Social Ontology : From Intentionality to Documentality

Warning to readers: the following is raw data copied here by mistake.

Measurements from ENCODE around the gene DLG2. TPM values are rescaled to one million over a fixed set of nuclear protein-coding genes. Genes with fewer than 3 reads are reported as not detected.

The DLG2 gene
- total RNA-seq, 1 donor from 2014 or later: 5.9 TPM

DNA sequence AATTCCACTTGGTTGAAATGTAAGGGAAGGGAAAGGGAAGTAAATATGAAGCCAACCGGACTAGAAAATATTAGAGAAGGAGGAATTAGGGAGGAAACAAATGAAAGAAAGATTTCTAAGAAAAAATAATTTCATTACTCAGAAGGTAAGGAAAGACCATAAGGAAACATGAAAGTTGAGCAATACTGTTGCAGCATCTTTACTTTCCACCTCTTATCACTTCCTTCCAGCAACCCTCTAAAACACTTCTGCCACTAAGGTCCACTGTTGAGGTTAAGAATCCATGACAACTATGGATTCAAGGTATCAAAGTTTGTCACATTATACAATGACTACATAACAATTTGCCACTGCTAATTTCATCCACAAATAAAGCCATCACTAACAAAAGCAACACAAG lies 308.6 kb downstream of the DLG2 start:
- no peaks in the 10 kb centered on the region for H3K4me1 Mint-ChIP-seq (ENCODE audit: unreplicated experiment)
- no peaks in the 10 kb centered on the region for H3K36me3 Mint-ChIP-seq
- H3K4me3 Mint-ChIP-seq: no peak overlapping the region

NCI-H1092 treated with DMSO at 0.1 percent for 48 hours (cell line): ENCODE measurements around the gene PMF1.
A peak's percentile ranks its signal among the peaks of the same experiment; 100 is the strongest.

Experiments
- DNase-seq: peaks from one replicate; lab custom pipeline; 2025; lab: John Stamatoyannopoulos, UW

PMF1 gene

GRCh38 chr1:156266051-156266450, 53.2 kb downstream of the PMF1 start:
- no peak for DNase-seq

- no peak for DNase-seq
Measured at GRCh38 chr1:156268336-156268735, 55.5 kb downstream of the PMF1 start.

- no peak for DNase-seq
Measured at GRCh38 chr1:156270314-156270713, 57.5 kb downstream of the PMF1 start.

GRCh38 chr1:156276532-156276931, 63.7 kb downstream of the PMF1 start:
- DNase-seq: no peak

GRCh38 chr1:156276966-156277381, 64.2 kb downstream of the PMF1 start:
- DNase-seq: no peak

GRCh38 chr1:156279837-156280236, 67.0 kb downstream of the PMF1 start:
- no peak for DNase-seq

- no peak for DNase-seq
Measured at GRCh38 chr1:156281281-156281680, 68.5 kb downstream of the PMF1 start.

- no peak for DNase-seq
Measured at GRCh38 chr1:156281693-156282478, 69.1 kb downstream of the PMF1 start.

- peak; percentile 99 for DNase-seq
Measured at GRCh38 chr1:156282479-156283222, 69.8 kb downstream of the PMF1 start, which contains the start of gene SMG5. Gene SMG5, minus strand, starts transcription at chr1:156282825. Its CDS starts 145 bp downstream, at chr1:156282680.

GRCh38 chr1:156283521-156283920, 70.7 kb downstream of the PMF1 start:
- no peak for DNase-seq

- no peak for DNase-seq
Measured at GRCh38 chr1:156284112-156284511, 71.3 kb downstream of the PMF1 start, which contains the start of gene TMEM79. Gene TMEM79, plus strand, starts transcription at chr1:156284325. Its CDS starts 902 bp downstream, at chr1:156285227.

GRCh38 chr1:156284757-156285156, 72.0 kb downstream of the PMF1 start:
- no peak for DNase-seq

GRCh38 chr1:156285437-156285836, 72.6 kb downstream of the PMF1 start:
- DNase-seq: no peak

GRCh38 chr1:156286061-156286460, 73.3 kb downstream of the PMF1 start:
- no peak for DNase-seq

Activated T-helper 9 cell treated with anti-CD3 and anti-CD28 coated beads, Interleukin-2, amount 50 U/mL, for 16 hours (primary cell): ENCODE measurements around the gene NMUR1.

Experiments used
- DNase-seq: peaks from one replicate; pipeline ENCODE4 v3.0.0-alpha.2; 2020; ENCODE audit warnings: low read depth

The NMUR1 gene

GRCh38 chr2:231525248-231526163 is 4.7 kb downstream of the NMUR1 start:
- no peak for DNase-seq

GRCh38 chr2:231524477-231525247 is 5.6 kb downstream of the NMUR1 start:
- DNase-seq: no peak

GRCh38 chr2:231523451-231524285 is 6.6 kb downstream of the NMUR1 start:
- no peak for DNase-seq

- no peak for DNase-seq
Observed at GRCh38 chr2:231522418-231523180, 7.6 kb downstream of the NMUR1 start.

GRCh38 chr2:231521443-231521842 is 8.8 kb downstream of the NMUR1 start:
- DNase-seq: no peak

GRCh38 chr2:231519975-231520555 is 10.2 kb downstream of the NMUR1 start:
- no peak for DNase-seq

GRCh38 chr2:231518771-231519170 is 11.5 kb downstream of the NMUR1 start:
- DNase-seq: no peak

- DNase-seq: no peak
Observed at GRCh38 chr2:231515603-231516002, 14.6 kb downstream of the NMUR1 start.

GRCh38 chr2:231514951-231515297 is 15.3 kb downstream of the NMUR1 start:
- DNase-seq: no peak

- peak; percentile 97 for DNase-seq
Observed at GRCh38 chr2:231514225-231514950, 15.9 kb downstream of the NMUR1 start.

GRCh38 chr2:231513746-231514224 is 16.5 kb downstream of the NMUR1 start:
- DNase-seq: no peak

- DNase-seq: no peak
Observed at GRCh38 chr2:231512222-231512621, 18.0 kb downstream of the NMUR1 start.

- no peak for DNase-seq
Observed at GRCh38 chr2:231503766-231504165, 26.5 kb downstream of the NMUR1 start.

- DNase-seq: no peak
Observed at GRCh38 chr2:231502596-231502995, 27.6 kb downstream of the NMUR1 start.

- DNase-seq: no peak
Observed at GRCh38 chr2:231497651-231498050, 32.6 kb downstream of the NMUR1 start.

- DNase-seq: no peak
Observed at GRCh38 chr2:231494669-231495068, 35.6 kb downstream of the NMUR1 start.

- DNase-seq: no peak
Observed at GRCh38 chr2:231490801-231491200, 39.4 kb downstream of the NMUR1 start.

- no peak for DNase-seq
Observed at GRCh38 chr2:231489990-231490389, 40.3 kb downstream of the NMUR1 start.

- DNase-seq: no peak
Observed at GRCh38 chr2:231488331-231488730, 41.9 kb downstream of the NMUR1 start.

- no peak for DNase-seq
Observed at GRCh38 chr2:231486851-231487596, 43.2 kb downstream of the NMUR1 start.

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What keeps society together? According to John Searle is collective intentionality. Since Searle’s 1995 book, we find that idea at the centre of passionate discussions. More recently, in 2005, Maurizio Ferraris has suggested to substitute the notion of collective intentionality with the notion of “documentality”: the basis of social reality is the inscription of acts and the social objects that follow. Instead of the rule X counts as Y in C (which Searle himself acknowledged as flawed in his 2010’s book) we should have the rule Object = Inscribed Act. Social objects are the result of a social act (one that involves at least two persons or a person and a deputed machine), which is characterised by being registered on a piece of paper, in a computer file or even simply in the heads of persons. Social objects — such as marriages, promises, bets, parties, revolutions and economic crises — fill up our world more than do stones, tress and coconuts, and they are more important for us, given ...that a good part of our happiness or unhappiness depends on them. Yet we do not always take account of them, and even more rarely do we ask what they are made of, taking them seriously only when we lose our wallet or train ticket, our passport or credit card and we set to searching, paying, phoning, writing e-mails and queuing in all sorts of offices. It is only then that we understand (too late, alas) that social objects are made of inscriptions, whether on paper or on some magnetic support, or even (in the case of the promises we make every day) in people’s heads.